When Jesus became a ‘follower’ – Feast of St Matthew- Apostle and Evangelist – Matthew 9: 9-13

We celebrate today the feast of St Matthew, the Apostle and Evangelist. The Gospel of today tells us that as Jesus passed on, he saw a man named Matthew sitting at the tax office and said to him, “follow Me.” Matthew simply obeys; he arose and followed Jesus. From the Gospel of St Mark, we know that Matthew is also called Levi, son of Alpheus. We are told that Matthew was a tax collector or as the older texts have it, a publican. The publicani were tax-gatherers, and were so called because they dealt with public money and with public funds.

At the time of Jesus, tax collectors were not only notorious sinners; they were also regarded as the most visible Jewish collaborators with the Romans against their fellow Jews. This was not their only sin as they were also notorious extortioners. Roman tax collectors bid among others for the tax-collecting contract. For example, many tax collectors might want to have the tax contract for a city like Capernaum. The Romans awarded the contract to the highest bidder. The man in charge collected taxes, paid the Romans what he promised, and kept the remainder. Therefore, there was a lot of incentive for tax collectors to over-charge and cheat any way they could.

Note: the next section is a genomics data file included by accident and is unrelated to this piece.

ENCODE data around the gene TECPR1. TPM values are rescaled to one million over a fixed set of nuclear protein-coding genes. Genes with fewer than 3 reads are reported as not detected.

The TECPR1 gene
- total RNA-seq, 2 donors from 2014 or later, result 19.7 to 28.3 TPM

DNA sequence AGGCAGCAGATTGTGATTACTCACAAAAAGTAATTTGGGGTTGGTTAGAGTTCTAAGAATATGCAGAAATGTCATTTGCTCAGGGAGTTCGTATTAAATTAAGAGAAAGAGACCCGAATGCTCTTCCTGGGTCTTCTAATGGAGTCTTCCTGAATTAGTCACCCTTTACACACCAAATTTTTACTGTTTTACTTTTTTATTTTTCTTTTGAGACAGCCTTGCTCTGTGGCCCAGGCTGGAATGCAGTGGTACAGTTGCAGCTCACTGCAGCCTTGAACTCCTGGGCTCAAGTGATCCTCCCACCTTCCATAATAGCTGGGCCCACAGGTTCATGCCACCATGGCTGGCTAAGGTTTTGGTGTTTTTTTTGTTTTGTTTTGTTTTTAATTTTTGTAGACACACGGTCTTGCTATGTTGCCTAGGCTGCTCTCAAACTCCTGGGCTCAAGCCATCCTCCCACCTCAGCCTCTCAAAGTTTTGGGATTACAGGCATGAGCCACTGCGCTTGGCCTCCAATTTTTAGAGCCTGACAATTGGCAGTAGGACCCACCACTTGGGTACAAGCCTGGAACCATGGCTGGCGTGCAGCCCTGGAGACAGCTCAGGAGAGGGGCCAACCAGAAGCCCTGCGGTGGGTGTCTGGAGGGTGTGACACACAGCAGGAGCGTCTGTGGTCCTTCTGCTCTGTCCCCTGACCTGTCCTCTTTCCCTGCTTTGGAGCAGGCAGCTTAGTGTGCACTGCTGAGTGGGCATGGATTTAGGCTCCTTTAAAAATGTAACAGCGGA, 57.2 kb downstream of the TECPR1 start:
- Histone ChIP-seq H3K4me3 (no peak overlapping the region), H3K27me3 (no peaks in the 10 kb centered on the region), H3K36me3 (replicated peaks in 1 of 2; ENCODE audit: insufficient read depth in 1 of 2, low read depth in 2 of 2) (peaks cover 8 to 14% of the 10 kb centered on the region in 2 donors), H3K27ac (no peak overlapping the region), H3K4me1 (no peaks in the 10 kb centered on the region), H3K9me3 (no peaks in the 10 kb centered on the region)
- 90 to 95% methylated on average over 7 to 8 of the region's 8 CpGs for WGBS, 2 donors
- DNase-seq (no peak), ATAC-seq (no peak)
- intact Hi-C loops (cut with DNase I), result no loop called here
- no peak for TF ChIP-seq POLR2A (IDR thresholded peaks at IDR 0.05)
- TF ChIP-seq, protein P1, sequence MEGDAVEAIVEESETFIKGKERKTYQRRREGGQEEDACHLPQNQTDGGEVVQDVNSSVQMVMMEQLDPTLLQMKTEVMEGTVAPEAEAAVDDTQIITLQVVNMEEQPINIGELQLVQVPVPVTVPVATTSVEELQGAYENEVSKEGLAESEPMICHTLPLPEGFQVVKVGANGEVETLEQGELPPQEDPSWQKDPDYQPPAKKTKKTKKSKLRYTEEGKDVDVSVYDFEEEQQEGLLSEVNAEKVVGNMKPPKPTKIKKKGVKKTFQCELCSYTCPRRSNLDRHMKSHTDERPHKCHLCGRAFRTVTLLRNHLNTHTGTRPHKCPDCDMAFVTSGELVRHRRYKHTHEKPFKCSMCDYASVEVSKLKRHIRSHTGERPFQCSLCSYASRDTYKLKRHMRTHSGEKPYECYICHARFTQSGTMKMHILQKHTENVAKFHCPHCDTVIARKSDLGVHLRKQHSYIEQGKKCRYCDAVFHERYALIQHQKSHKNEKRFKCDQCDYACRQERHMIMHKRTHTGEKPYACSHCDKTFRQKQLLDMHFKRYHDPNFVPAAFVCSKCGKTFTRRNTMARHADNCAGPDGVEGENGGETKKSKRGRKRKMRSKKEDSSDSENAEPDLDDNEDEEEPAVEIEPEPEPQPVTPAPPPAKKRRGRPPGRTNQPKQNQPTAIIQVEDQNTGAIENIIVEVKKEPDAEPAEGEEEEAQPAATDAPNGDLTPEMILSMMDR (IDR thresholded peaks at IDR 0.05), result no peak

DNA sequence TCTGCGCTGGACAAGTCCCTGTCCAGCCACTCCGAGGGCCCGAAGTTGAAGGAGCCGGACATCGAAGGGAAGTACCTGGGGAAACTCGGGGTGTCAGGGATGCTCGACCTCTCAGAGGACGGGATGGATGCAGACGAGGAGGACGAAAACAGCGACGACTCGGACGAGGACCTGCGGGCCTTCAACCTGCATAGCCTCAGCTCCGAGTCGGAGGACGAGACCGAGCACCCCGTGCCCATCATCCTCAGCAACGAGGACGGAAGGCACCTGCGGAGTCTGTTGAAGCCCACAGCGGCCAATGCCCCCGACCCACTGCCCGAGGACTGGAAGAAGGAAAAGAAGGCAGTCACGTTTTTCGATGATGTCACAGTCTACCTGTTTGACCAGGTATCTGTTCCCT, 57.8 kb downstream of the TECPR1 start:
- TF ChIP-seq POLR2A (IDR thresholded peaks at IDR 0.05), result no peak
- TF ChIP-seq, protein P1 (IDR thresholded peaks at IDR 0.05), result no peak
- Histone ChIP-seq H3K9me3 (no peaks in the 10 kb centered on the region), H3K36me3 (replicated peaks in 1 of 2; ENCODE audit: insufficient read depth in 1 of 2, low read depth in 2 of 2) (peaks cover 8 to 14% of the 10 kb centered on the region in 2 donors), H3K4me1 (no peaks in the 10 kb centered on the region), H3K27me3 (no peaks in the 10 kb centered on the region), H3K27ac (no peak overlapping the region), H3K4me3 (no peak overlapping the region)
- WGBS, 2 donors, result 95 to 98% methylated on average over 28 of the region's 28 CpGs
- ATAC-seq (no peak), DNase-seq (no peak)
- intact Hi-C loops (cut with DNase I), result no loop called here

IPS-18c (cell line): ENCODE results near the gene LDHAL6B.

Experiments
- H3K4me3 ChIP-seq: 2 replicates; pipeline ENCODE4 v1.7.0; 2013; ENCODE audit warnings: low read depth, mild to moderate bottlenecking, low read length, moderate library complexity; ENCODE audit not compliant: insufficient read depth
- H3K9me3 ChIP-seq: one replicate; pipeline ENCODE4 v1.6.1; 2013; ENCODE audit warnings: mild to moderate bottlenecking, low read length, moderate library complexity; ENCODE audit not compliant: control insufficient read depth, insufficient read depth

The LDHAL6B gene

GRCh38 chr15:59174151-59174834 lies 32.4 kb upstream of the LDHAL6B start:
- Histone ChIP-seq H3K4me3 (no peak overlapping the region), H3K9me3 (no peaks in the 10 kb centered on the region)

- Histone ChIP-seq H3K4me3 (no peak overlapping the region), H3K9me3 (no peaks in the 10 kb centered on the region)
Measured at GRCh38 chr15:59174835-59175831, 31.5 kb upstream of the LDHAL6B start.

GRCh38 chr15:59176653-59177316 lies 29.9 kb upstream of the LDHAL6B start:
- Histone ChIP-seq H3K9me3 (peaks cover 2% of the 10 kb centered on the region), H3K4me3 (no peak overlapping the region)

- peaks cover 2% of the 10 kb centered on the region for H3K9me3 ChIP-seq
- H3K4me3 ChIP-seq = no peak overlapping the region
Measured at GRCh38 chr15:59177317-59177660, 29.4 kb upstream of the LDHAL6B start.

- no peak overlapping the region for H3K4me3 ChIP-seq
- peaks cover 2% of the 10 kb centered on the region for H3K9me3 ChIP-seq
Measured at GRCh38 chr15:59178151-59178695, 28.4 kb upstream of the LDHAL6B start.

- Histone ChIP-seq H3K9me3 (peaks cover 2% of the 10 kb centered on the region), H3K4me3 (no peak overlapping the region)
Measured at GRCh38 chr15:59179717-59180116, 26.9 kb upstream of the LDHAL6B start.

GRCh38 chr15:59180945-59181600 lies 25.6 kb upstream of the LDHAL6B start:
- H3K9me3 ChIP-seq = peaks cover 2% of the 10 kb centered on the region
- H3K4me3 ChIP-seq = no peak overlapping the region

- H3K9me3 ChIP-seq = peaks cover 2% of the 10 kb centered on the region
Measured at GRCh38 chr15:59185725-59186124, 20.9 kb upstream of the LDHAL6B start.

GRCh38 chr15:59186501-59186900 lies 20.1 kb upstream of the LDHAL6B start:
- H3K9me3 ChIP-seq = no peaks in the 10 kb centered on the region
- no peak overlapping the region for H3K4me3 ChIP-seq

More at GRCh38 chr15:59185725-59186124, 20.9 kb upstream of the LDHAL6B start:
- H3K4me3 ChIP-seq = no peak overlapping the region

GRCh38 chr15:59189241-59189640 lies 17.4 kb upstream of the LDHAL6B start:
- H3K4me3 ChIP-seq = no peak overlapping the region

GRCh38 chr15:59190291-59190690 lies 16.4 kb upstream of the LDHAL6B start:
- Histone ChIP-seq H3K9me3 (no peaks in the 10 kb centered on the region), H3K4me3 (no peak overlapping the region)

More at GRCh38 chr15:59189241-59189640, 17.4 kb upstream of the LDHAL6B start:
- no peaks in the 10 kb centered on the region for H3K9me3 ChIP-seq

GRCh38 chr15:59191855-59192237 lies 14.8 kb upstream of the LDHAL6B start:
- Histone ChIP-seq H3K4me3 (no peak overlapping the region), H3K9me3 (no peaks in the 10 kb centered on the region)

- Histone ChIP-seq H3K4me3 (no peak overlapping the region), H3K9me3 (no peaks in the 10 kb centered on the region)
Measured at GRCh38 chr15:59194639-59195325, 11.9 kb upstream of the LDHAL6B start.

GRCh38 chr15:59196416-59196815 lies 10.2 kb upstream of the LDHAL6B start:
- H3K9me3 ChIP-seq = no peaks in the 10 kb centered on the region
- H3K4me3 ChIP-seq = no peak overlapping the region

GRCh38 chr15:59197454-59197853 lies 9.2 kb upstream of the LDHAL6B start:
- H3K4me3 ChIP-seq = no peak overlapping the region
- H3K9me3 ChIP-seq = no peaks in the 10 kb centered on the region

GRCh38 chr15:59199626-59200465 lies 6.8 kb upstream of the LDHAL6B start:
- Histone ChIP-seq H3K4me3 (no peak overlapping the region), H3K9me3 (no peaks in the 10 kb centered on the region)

Tax collection was enforced with the help of the Roman soldiers who were assigned to each tax collector. It was an effective way of collecting taxes, the tax collector was a local who knew the in’s and out of his fellow citizens while the soldiers provided the muscle for ensuring the collection without any incident. It is for this reason that when a Jew entered the customs service he was regarded as an outcast from society: he was disqualified as a judge or a witness in a court session, was excommunicated from the synagogue, and in the eyes of the community his disgrace extended to his family; how Alpheus must have suffered as a consequence of his sons decision.

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